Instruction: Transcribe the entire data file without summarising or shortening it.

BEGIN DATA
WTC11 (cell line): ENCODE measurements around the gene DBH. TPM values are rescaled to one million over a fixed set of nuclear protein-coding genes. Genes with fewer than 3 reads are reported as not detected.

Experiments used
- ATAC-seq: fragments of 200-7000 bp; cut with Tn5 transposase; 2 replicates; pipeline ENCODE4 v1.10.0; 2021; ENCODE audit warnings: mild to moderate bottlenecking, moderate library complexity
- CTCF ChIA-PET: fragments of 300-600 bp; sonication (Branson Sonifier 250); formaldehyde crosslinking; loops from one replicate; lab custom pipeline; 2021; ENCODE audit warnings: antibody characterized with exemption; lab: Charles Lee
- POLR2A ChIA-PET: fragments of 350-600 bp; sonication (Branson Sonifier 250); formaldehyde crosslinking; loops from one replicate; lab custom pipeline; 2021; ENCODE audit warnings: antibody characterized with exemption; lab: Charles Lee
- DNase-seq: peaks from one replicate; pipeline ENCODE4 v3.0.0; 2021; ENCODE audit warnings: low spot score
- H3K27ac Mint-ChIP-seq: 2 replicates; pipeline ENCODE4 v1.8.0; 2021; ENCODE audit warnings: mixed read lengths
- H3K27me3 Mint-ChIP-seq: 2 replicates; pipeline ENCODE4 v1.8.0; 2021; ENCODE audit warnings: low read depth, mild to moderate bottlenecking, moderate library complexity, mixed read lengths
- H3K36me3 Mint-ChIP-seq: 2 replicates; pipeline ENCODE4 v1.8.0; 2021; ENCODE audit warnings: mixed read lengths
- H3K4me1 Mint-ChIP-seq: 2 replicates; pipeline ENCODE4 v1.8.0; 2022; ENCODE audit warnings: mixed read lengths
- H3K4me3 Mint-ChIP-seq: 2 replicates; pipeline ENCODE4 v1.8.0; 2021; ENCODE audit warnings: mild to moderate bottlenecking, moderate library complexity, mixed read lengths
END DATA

WTC11 (cell line): ENCODE measurements around the gene DBH. TPM values are rescaled to one million over a fixed set of nuclear protein-coding genes. Genes with fewer than 3 reads are reported as not detected.

Experiments used
- ATAC-seq: fragments of 200-7000 bp; cut with Tn5 transposase; 2 replicates; pipeline ENCODE4 v1.10.0; 2021; ENCODE audit warnings: mild to moderate bottlenecking, moderate library complexity
- CTCF ChIA-PET: fragments of 300-600 bp; sonication (Branson Sonifier 250); formaldehyde crosslinking; loops from one replicate; lab custom pipeline; 2021; ENCODE audit warnings: antibody characterized with exemption; lab: Charles Lee
- POLR2A ChIA-PET: fragments of 350-600 bp; sonication (Branson Sonifier 250); formaldehyde crosslinking; loops from one replicate; lab custom pipeline; 2021; ENCODE audit warnings: antibody characterized with exemption; lab: Charles Lee
- DNase-seq: peaks from one replicate; pipeline ENCODE4 v3.0.0; 2021; ENCODE audit warnings: low spot score
- H3K27ac Mint-ChIP-seq: 2 replicates; pipeline ENCODE4 v1.8.0; 2021; ENCODE audit warnings: mixed read lengths
- H3K27me3 Mint-ChIP-seq: 2 replicates; pipeline ENCODE4 v1.8.0; 2021; ENCODE audit warnings: low read depth, mild to moderate bottlenecking, moderate library complexity, mixed read lengths
- H3K36me3 Mint-ChIP-seq: 2 replicates; pipeline ENCODE4 v1.8.0; 2021; ENCODE audit warnings: mixed read lengths
- H3K4me1 Mint-ChIP-seq: 2 replicates; pipeline ENCODE4 v1.8.0; 2022; ENCODE audit warnings: mixed read lengths
- H3K4me3 Mint-ChIP-seq: 2 replicates; pipeline ENCODE4 v1.8.0; 2021; ENCODE audit warnings: mild to moderate bottlenecking, moderate library complexity, mixed read lengths